Now perhaps most of you are way ahead of me and have already invested in a 4K monitor.  But my guess is that although photographers are ‘gear-heads’, we tend to concentrate on cameras, lenses, tripods and the other ‘fun’ stuff and only spend what we absolutely have to for the ‘boring’ items like computers and monitors.  If that sounds familiar and you have top-notch equipment, display your work on the internet and/or sell large prints, you might want to learn more about 4K monitors.  I wish I had years ago.


PS:  The reason I wrote this article was to highlight the advantages of a 4K monitor for professional photographers.  This isn’t really an equipment review, you can check out the web for those.  Plus, this isn’t a product testimonial.  To be honest, I had never even heard of BenQ before my old monitor broke, but my internet research indicated the specs were excellent, the reviews were solid and the price was significantly lower than the competition.  And to ensure total transparency, BenQ didn’t give me money or a price break on my monitor….darn it. 


4K Monitors: A truly impactful upgrade for Photographers 4K monitor for photographers
My workstation with my new BenQ and my secondary monitor.




4K monitor for photographers

This Post Has 3 Comments

  1. Jeff Stamer, thanks so much for the post.Much thanks again. Really Cool.

  2. Well Jeff, I have a 40″ 4K monitor, that I have had for 2 years now. I also have a Nikon D750 and some Nikon lens’s. When I started editing with my new monitor, I was blown away also! I can stick my face up with in 6″ of my monitor and still cant see a Pixel when viewing any of my 24 Meg, images. What I love about using a 4K Monitor is once my selected images are edited, ( I try to edit them to be as close to what I saw when I snapped the shutter.) is they really look just like I visualized them when I was there. Great stuff!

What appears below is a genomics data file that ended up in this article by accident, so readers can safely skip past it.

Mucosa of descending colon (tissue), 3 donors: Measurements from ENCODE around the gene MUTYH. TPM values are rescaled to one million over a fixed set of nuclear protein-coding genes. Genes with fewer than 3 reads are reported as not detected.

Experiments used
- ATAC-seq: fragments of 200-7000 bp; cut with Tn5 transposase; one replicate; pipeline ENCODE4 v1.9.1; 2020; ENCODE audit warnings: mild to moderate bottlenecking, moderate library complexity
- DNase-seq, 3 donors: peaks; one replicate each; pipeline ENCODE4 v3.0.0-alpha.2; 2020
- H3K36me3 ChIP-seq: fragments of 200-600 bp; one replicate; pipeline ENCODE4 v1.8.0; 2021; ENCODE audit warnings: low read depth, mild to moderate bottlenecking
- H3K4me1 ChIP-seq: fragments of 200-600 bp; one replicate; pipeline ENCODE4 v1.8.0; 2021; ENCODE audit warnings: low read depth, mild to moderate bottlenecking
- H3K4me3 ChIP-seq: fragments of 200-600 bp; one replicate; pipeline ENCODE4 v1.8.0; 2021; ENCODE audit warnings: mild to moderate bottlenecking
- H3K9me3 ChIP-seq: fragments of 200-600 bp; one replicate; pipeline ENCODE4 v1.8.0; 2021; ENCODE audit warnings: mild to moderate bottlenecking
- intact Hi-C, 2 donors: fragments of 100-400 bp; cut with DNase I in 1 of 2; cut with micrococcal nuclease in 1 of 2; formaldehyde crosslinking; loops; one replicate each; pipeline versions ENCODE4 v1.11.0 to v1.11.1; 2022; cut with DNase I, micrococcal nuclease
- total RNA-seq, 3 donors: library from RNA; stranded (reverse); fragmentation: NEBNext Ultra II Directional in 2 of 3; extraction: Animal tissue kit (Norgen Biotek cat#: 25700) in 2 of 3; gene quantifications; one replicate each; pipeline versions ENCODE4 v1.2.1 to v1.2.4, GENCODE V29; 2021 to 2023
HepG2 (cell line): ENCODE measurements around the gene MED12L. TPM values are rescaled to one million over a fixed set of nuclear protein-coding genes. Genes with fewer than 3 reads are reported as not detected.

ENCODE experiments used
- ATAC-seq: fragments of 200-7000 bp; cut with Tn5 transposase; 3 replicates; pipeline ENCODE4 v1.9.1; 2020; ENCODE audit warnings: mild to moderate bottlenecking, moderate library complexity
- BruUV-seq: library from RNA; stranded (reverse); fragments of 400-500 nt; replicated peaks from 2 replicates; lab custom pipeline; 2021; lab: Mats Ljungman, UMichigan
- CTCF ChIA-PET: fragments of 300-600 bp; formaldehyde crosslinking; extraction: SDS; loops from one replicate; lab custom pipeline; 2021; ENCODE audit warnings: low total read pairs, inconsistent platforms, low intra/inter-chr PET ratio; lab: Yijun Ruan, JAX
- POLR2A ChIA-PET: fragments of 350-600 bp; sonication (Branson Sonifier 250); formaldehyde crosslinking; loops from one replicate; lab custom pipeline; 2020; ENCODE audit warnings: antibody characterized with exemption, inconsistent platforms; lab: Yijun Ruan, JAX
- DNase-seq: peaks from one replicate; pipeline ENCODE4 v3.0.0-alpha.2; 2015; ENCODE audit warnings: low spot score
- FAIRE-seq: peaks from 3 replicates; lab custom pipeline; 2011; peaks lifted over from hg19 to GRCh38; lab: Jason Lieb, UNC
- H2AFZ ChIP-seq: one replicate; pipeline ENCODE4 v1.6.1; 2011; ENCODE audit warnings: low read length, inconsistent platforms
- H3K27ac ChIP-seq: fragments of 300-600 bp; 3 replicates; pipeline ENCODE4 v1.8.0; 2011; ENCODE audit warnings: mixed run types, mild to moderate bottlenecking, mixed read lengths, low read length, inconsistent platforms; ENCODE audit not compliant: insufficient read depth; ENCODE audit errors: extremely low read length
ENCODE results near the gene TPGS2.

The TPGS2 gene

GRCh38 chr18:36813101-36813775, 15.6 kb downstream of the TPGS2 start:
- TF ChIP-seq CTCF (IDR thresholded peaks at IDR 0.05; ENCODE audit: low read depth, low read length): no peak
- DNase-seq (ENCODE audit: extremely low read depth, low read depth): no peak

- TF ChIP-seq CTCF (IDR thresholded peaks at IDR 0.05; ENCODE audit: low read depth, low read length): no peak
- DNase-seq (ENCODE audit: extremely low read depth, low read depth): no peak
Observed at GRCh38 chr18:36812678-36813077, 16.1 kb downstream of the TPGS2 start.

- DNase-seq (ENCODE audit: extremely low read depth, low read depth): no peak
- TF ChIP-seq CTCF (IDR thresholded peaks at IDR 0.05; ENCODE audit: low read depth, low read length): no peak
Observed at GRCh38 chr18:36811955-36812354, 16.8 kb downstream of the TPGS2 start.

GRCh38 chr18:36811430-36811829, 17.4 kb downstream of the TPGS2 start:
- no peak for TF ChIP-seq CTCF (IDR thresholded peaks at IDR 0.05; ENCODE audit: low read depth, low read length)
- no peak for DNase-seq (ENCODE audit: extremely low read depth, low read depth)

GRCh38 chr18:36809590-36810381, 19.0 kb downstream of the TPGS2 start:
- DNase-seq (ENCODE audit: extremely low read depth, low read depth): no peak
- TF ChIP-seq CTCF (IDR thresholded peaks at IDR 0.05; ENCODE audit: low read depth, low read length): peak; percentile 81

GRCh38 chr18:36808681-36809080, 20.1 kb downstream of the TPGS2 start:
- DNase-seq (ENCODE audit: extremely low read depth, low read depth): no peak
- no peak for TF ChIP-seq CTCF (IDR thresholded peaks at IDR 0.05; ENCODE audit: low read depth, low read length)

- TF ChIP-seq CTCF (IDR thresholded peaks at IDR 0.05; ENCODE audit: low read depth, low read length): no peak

However, I still believe, that benefit is mostly for my personal viewing enjoyment. I don’t print my work anymore on my own large format printers, I out source, That takes a while to find a good one, that can work with my monitors calibration, and I’m very selective as to what gets printed. The other large audience, “The Internet” is a whole different ballgame. You have so many color viewing variables in the on-line world, that many will not see the same thing that we see, until, the general world population starts using 4K, 6K, 8K, monitors, and that won’t be until we see the price point of them that says ” Yeah I have to have one!”, and even then, there are the the other factors of, each different monitors technology, color settings, size of the monitor, which is comprised of each individuals preferences.

    So yes, I love my 4K monitor, and enjoy working on my images. I concur with you Jeff, It was a game changer for me, ” Had to have one.”

    PS: Love your work.

    1. Hi Leon,
      Wow…a 40″ monitor…I’m impressed…maybe when mine dies I can get one that size! We are in agreement that a 4k monitor was a significant upgrade…which all the stuff I buy to support my Photography addiction made as large an impact.
      Thanks again,